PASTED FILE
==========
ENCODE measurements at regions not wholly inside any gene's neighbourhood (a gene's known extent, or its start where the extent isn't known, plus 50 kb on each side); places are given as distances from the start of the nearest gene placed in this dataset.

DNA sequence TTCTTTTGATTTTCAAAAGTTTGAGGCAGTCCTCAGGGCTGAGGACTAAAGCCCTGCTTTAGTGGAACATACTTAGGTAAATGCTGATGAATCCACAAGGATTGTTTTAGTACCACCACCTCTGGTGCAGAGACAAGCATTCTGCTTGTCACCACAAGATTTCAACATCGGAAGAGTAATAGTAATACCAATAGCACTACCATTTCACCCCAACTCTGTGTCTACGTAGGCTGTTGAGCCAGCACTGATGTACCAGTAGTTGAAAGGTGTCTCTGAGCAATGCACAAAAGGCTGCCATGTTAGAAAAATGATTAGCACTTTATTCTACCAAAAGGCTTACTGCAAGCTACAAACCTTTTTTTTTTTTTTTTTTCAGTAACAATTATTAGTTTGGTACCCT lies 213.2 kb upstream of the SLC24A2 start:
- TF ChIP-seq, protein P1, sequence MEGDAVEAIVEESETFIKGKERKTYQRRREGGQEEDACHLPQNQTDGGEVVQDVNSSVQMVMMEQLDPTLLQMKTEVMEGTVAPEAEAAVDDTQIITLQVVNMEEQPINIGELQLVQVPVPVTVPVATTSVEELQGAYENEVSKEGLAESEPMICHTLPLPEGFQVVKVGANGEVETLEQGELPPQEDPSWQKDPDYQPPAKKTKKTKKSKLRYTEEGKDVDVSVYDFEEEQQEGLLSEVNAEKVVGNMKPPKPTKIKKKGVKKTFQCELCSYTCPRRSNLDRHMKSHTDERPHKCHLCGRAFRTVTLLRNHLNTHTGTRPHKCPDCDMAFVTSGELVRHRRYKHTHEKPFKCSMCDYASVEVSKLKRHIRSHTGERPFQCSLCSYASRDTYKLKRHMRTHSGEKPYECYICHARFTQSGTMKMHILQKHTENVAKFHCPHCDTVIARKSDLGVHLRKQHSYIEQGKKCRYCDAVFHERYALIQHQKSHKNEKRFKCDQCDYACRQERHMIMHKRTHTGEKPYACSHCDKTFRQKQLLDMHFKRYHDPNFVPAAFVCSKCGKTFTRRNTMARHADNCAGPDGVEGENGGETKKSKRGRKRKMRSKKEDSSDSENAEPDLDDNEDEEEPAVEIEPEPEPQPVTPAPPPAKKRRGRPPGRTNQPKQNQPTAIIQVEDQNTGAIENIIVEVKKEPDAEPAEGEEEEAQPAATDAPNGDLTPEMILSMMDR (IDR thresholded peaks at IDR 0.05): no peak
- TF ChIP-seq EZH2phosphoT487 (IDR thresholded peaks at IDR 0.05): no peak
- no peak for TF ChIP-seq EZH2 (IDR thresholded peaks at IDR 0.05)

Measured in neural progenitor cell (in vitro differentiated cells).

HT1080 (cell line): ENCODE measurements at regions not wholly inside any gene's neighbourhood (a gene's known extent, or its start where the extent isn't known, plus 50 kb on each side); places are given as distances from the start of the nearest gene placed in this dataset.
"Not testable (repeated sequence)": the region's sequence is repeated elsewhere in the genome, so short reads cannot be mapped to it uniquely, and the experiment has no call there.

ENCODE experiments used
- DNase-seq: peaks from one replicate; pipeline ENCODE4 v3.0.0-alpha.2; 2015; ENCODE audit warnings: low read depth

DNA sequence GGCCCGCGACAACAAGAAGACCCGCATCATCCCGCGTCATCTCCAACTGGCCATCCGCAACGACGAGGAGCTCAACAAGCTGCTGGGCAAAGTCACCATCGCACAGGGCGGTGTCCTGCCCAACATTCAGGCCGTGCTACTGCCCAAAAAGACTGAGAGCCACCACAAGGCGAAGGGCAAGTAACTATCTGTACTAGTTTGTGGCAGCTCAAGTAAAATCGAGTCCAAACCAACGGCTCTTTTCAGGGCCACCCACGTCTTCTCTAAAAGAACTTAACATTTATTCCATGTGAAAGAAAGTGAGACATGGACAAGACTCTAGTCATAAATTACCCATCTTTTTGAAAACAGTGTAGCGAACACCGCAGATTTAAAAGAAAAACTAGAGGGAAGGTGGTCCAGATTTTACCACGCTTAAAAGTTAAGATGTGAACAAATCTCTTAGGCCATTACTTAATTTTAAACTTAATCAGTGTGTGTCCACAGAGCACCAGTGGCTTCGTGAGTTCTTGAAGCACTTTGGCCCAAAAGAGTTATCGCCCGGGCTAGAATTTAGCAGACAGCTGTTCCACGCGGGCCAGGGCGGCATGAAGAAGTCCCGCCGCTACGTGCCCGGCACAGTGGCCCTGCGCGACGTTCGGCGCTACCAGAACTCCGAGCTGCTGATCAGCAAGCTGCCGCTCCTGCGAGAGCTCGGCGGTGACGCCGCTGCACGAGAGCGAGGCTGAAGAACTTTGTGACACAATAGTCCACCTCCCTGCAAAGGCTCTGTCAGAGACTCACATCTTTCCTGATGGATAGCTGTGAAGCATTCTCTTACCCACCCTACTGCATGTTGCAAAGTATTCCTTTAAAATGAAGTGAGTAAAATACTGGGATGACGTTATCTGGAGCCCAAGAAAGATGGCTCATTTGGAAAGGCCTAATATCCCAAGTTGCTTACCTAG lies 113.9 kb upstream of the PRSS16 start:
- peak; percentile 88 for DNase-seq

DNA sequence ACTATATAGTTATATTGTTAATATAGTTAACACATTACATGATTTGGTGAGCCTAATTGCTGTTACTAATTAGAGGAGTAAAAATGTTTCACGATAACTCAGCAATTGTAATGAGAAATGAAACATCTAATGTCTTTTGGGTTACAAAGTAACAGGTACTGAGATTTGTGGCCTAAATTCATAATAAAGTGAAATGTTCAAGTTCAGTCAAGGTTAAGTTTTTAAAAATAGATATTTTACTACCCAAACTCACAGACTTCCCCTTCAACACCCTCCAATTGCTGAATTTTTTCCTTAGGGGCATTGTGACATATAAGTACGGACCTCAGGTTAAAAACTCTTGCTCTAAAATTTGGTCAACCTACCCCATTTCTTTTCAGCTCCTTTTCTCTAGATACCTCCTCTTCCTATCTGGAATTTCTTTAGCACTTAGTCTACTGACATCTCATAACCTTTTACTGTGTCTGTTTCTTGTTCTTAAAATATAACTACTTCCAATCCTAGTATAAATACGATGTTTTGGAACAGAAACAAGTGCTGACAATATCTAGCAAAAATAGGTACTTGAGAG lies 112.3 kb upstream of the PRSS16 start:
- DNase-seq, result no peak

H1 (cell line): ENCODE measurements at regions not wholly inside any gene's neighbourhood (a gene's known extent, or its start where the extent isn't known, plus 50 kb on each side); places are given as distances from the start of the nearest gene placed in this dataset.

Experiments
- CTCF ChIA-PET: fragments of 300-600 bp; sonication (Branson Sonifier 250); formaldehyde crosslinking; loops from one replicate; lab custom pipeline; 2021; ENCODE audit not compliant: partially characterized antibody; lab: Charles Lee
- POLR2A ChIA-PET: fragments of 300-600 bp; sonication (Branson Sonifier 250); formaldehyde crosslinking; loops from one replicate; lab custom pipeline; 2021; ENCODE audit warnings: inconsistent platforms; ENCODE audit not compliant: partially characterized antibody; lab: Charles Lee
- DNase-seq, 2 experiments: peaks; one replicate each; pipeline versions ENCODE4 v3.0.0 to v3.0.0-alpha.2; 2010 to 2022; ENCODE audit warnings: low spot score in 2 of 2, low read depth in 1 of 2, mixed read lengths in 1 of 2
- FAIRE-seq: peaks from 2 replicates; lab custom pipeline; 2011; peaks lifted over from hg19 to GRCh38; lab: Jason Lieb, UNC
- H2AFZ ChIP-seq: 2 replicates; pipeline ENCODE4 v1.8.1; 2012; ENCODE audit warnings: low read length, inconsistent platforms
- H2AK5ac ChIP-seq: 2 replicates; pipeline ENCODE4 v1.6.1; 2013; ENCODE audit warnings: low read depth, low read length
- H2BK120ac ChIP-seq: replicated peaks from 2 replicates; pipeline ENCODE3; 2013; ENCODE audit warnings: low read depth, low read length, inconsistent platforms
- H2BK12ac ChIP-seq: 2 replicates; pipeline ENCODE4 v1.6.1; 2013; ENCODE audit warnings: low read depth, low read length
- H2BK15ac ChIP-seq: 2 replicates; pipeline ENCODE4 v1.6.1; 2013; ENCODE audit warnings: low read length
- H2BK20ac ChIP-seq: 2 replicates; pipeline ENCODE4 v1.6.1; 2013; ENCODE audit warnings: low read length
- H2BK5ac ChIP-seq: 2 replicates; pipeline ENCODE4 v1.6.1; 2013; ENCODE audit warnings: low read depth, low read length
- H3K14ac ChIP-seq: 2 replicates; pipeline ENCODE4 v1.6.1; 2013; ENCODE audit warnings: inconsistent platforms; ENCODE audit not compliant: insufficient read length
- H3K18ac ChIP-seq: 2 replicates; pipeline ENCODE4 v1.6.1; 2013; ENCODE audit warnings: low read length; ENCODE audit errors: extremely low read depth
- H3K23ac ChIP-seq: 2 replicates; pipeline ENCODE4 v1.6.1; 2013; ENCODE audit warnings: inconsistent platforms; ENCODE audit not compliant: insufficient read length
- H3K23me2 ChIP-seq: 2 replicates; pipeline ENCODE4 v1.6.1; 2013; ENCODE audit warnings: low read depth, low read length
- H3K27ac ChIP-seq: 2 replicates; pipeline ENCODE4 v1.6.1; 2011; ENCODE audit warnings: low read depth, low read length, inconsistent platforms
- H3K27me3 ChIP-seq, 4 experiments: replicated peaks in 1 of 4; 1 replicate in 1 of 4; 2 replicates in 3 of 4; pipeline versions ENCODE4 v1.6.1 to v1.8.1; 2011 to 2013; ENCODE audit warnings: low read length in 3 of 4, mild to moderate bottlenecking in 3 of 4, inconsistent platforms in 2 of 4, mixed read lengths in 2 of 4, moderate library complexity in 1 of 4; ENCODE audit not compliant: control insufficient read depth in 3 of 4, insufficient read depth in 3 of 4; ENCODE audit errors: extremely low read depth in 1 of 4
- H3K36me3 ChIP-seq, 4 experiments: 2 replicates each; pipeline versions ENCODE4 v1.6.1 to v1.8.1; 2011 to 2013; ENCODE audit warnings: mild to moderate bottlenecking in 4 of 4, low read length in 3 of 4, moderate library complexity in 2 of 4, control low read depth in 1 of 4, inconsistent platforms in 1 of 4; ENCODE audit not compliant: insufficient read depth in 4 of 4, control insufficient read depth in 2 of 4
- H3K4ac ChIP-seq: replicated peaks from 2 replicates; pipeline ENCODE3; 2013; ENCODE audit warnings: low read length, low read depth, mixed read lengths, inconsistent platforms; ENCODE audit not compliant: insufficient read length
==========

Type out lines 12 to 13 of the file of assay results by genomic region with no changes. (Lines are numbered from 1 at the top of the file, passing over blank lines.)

- peak; percentile 88 for DNase-seq

DNA sequence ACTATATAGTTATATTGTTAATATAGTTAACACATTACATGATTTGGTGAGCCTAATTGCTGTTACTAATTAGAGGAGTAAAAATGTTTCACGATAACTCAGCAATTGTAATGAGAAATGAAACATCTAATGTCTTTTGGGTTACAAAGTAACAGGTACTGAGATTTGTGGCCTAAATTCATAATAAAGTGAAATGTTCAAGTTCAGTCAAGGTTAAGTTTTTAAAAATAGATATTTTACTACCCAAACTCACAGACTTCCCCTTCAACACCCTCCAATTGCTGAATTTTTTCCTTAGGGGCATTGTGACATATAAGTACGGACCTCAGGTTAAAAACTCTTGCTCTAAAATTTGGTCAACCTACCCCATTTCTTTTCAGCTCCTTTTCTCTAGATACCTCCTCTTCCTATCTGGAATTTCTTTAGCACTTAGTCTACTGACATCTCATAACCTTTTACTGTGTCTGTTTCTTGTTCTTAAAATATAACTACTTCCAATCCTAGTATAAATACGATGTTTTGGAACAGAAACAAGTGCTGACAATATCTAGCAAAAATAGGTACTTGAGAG lies 112.3 kb upstream of the PRSS16 start: